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Super AVA Pro-e eSoarer 3.7m

Product Code: SUPER-AVA-PRO-E
 (3 reviews)

Price: $1,029.39

Out of stock, notify me when back in stock

Description

The Vladimir's Models Super AVA Pro-e is an improved version of the world renowned electric Super AVA-e. Probably no rudder-elevator-spoiler (RES) eSoarer has a better reputation and a more illustrious contest record than the AVA series, so improving this already superb model is no mean feat. However Vladimir has incorporated these very significant upgrades in the Super AVA Pro-e:

- The electric fuselage pod has been totally redesigned to use a beautifully executed canopy hatch rather than a nosecone, allowing the battery to be inserted and connected easily, improving usability on the field. Also the very slim pod has a carefully engineered wing pylon to reduce interference drag.

- The Super AVA Pro-e wing planform has been optimised to be more elliptical, and the construction of the tip panels improved to utilise a carbon D-box to be stiffer and stronger. The better adherence to the airfoil profile also gives a useful drag reduction.

- The single central spoiler has been replaced by two smaller spoilers, these don't interfere with the flow over the tailplane, reducing the pitch change and making accurate landings child's play.

- The Super AVA Pro-e's tailplane has an improved planform and carbon D-box construction, increasing strength and reducing trim drag.

- The new fin has also been changed to use a molded fixed portion, with a lower drag tailboom attachment that incorporates a very clever quick release mechanism, to make the Super AVA Pro-e more transportable.

- The tailboom has been lengthened and stiffened. The longer tail moment improves stability and turning performance.

- The long pod allows large propellers to be fitted, and the rigid structure allows kilowatt class powertrains to be installed giving ultra fast climbs. The low wing loading ensures a very low min sink, and the ability to climb away in the weakest of thermals.

On the construction side, Vladimir has taken the build to a new level of completeness, so the Super AVA Pro-e can be assembled in only a few hours. New work done by Vladimir to speed Super AVA Pro final assembly:

- The wing spoiler horns have been fitted, and the spoiler servo wires threaded into place.

- All pushrods and horns have been fabricated, wires bent, etc.

- Fitting the servos in the fin has been simplified.

The only work required to compete the model is to glue the boom to the pod, attach the V mount and fin quick release clip, and install the powertrain & RC gear.

The Super AVA Pro-e is a stable thermal duration eSoaring model suitable for near beginners and competition fliers alike, and the simple rudder, elevator, spoiler controls make it supremely easy to fly. Its light weight, prodigious strength, and state of the art design result in brilliant performance.


History
The Super AVA Pro-e is an evolutionary improvement of the Super AVA-e, which was itself a stretched and electrified version of Dr Mark Drela's revolutionary Bubble Dancer. The AVA-e was an implementation of Drela’s design using the free flight type construction techniques invented in Eastern Europe, and perfected by Vladimir. The Super AVA Pro-e is a stretched and improved version of this model. Like the Simply the Best and Organic ranges the Super AVA Pro-e wing has carbon capped ribs and a Kevlar D-Box. Allied to a substantial Kevlar wrapped carbon spar this results in a very rigid and almost unbreakable structure.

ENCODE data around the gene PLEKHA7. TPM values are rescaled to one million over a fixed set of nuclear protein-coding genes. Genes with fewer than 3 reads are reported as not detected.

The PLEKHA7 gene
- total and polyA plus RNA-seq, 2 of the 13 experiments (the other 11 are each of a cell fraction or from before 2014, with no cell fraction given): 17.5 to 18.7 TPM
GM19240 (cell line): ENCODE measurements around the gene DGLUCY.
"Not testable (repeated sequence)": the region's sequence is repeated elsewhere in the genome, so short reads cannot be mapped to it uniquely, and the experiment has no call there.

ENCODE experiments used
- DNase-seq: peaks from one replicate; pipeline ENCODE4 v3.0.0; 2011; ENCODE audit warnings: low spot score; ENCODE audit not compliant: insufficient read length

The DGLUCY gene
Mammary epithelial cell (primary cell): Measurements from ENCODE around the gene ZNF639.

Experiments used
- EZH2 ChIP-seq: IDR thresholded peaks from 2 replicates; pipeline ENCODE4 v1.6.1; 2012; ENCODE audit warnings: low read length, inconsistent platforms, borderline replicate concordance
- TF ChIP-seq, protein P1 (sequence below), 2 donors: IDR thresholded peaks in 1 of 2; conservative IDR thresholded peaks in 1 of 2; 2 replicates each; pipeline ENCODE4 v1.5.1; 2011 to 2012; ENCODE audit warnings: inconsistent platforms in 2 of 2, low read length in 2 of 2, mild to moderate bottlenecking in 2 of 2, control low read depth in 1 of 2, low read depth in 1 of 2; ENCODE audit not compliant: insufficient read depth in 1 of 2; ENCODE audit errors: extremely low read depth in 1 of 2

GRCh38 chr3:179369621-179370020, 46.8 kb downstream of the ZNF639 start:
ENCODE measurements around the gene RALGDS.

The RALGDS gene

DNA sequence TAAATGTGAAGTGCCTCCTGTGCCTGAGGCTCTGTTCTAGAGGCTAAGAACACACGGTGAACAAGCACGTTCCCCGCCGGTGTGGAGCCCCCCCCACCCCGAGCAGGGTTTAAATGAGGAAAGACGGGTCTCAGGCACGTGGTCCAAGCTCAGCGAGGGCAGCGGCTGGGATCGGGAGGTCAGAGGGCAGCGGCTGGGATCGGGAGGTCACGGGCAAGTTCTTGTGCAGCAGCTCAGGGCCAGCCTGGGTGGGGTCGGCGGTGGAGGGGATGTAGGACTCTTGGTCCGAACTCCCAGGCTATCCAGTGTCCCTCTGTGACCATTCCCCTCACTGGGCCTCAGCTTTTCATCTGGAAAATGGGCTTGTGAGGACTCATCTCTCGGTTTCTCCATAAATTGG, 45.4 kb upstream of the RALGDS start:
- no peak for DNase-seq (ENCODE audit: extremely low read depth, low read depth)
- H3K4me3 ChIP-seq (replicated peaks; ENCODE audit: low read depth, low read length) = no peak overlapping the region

The aerodynamics are outstanding, utilising specially designed airfoils (no doubt in Xfoil, written by Mark Drela himself when he was a student), and a low drag V mounted tail plane, the AVA has a measured sink rate of 0.3m/s (60 ft per minute). The Super AVA Pro-e can be built down to 59 oz, however despite the low wing loading the plane can cope with 15mph winds with ease.

Many have asked about the underslung fin. There is no need to worry, in all the years we have been selling the AVA and the AVA Pro ranges not a single person has reported a broken fin or boom.


Super AVA Pro-e Specification
Wing span 3.73m 147 in
Wing area 82.3dm2 1275 sq in
Length 1.85m 73 in
Typical flying weight 1579g 59.4 oz
Wing loading 20.4g/dm2 6.7 oz/sq ft
EDA 13.4 degrees
Aspect ratio 14.8
Wing airfoil AG24/25/26
Tail airfoil HT14-HT15
Fin airfoil HT13-HT12
Spinner diameter 38mm
Centre of Gravity 100-108mm from wing leading edge
Controls Elevator, rudder, spoilers x 2



Super AVA Pro-e Typical Weights
Fuselage 211g 7.4 oz
Wing 764g 26.9 oz
Hoz tail 25g 0.9 oz
Vert tail 39g 1.4 oz
Accessories 20g 0.7 oz
Total structure 1059g 37.4 oz



Recommended Servos
Elevator & rudder* KST X06, KST X08, MKS DS6100, MKS HV6100, Blue Bird BMS-125WV
Spoilers MKS DS6100, KST DS113MG, KST DS135MG, MKS DS6100, MKS HV6100, Blue Bird BMS-125WV
*In order to balance the model without using a heavy motor we highly recommend that the lightest servos are used for the elevator and rudder controls.


AVA Pro Powertrain Recommendations
Powerline Micro 1015 3S 700mAh LiPo, 15x8 prop
Powerline Micro 1025/10 3S 1Ah LiPo, 16x8 prop
Leomotion L3013-4550 3S 1Ah LiPo, 15x9 prop
Leomotion L3025-4550 3S 1Ah LiPo, 15x8 prop
Hacker A20-6XL geared 4.4:1 3S 1Ah LiPo, 16x9 Aeronaut prop
Mega 16/25/3 direct drive, 3S 1Ah LiPo, 11x6 prop
Axi 2220/12 V2 direct drive, 3S 1Ah LiPi, 12x6 prop


Reviews 3  


 Review by:

This classic design has been around for so long that there surely can't be anything to add to what has already been said. Or can there?